Don't miss this spectacular display in the sky this weekend!
Perseid meteor shower is the best shower all year.
This weekend provides an excellent opportunity for you to catch some falling stars as the Perseid meteor shower peaks. This legendary shower produces the brightest and best display of shooting stars each year.
This meteor shower, which occurs at the same time each year, normally produces about 100 meteors per hour, although many of those require ideal conditions to view. On average, a vigilant watcher under suburban skies may still see several per hour, but nothing close to the dozens that dark-sky viewers can expect.
The Perseid meteor shower is caused by dust left in the trail of the comet Swift-Tuttle, which rounds the Sun every 133 years. Those particles of dust, left behind by the comet, strike the Earth's upper atmosphere at 37 miles per second and vaporize in a flash of light.
Since the parent comet is so large, about 16km across, it also sheds more and larger bits of material than other comets. This translates into brighter meteors during this shower than any other. The larger bits can survive all the way down to 10 to 20 miles above the Earth's surface, creating bright meteors referred to as fireballs.
A fireball is usually so bright it can cast faint shadows under dark skies.
This year's display is expected to be excellent. The moon sets around 10 p.m. on the night of August 11, when the shower peaks. Without the brightness of the moon to interfere, more meteors will be visible.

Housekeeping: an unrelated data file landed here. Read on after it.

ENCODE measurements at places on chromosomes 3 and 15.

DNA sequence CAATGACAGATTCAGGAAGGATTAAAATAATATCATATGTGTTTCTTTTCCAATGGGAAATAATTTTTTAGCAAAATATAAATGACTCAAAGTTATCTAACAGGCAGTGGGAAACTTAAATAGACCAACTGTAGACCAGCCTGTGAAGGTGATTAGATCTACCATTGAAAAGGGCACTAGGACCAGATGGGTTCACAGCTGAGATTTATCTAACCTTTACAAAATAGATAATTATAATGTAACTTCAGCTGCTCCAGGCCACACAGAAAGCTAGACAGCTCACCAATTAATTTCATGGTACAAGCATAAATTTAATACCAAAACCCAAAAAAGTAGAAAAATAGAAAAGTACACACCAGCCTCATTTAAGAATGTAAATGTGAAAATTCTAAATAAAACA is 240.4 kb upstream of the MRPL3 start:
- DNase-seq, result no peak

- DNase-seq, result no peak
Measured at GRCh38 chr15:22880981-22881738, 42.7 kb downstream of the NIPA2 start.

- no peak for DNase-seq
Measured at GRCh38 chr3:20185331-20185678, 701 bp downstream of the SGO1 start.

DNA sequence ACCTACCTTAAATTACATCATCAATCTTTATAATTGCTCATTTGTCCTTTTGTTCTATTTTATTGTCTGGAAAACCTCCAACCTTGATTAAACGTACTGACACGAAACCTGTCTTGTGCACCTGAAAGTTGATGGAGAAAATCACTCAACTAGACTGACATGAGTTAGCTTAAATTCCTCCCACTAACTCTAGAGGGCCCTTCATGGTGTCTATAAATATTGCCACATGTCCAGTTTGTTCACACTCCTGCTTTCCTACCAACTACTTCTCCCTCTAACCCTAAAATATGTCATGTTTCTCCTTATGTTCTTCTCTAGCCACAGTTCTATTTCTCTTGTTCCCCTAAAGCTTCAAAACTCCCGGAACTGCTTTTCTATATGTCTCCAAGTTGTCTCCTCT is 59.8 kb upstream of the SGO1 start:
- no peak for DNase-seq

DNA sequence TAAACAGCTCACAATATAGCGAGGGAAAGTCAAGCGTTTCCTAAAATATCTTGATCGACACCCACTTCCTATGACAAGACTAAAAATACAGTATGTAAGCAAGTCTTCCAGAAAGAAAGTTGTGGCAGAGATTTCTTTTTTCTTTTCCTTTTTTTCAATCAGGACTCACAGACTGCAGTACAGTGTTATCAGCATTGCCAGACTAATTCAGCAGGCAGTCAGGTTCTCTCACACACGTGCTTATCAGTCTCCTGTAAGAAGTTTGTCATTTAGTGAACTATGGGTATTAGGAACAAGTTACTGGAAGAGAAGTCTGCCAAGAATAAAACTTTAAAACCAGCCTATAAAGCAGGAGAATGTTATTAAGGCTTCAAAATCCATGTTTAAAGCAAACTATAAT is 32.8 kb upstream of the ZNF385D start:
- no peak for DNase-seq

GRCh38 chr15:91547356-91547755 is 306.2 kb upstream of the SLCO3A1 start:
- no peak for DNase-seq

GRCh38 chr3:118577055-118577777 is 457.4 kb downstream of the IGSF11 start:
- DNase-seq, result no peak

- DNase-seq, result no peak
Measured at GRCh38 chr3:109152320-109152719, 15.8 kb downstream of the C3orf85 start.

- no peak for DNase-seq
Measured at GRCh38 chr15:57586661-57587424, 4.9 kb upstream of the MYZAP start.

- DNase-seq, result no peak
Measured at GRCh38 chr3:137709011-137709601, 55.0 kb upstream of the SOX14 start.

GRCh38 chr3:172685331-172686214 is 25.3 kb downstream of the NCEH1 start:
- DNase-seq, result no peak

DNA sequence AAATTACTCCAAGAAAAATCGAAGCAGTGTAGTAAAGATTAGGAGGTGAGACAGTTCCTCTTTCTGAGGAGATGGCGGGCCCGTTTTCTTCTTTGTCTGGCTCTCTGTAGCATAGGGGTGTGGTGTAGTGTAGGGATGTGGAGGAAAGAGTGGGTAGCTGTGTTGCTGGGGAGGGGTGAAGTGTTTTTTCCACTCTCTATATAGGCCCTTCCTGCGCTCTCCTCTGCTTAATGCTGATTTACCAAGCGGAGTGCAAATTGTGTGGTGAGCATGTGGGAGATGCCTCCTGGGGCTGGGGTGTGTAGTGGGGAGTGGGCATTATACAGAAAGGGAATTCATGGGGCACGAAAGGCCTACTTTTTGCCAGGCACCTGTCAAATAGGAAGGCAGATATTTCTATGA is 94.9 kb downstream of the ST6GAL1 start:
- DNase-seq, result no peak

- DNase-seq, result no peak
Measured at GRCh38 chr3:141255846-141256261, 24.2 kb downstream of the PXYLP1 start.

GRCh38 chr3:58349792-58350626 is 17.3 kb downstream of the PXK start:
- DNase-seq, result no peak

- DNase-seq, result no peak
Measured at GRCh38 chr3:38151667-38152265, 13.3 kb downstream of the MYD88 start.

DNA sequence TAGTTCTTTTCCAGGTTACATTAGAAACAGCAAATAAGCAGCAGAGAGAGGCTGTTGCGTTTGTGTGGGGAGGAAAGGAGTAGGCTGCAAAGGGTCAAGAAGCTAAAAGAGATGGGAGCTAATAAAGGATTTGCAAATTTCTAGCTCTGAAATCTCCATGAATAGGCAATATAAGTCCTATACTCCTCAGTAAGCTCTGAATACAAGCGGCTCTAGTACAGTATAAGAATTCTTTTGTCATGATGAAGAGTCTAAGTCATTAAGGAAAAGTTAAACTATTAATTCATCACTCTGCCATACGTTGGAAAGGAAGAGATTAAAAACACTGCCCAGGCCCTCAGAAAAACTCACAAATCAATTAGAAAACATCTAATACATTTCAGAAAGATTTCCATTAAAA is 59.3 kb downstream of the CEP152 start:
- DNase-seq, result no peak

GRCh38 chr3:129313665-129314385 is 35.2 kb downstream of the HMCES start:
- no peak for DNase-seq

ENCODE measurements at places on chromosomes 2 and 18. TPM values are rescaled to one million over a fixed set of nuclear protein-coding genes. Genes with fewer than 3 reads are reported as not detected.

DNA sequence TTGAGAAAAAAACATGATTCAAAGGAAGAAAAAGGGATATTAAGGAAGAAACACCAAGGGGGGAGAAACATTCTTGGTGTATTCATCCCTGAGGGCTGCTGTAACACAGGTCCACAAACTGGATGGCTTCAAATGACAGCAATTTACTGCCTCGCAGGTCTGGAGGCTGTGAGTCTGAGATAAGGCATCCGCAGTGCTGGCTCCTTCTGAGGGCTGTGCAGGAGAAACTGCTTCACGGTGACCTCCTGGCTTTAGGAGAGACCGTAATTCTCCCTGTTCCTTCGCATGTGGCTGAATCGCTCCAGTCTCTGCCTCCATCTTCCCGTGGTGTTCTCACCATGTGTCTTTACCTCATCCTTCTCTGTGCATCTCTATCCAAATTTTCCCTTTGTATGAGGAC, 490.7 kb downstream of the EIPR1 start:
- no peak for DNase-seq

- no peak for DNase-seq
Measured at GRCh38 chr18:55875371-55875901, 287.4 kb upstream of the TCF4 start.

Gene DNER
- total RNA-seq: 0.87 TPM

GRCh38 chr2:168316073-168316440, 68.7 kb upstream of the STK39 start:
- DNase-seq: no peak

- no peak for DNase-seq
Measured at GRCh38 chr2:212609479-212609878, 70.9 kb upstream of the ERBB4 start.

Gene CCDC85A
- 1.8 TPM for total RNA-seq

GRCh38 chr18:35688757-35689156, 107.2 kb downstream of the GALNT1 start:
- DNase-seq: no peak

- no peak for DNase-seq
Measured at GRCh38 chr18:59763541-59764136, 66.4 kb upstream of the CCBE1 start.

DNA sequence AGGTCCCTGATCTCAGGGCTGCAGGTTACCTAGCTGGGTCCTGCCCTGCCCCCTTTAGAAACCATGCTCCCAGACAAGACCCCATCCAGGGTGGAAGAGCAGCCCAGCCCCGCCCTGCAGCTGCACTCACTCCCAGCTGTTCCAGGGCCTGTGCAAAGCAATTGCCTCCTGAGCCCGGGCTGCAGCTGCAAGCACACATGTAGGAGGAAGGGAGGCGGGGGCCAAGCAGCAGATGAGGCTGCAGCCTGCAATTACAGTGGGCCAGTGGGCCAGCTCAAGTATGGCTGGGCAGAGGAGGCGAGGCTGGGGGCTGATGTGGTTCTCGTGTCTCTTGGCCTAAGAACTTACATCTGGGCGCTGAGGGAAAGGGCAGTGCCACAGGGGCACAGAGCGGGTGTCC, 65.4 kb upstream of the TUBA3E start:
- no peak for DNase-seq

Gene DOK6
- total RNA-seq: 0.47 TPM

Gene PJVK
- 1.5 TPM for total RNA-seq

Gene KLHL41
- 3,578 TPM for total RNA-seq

To view the shower, observers should find the darkest skies possible. Although urban viewers may see one or two per hour, it pays to travel away from the city lights where one can enjoy the full display. The best way to view the shower is lying down or reclining while looking up at the sky. Meteors can appear anywhere in the sky.
Also, don't fret if you haven't got a telescope or binoculars. Meteors are better viewed with the naked eye, so skip the fancy equipment.
Finally, the most important observing tip may be to watch in the predawn hours. Observing right at nightfall won't bring you much reward. Instead, wait until after midnight when your location on Earth is turned towards the stream of particles. The rate of meteors increases substantially after midnight.
If staying up late isn't an option, consider an early bedtime the night before and rise about 90 minutes to a couple hours before dawn twilight. That should provide you with a solid hour or more of excellent predawn viewing. As a plus, temperatures outside tend to be coolest at those hours during the summers of the northern hemisphere.
© 2014 - Distributed by THE NEWS CONSORTIUM
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Respect for Women: That all cultures may respect the rights and dignity of women.
Vocations: That many young people may accept the Lordís invitation to consecrate their lives to proclaiming the Gospel.
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